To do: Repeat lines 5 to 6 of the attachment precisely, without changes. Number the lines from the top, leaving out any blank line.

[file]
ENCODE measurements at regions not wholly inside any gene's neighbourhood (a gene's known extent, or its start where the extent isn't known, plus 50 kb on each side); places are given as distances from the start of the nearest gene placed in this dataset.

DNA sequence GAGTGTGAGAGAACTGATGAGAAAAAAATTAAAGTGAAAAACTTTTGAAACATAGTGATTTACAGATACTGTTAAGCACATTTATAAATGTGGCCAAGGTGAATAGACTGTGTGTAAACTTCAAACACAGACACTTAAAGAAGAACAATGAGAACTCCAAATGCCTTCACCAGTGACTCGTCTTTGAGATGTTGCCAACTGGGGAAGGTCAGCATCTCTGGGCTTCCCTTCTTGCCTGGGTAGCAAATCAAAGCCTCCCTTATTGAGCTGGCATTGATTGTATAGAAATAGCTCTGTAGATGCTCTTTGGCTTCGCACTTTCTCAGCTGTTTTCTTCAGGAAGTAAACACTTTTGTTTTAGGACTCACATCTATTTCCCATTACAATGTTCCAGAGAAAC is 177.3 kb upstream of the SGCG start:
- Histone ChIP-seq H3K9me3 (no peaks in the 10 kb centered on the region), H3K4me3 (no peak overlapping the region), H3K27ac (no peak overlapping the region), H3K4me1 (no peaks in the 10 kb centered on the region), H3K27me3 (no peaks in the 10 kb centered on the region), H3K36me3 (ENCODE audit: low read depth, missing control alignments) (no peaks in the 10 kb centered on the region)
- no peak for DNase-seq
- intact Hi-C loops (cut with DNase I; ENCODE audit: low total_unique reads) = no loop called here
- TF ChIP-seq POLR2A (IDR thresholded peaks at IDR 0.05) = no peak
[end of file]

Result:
- intact Hi-C loops (cut with DNase I; ENCODE audit: low total_unique reads) = no loop called here
- TF ChIP-seq POLR2A (IDR thresholded peaks at IDR 0.05) = no peak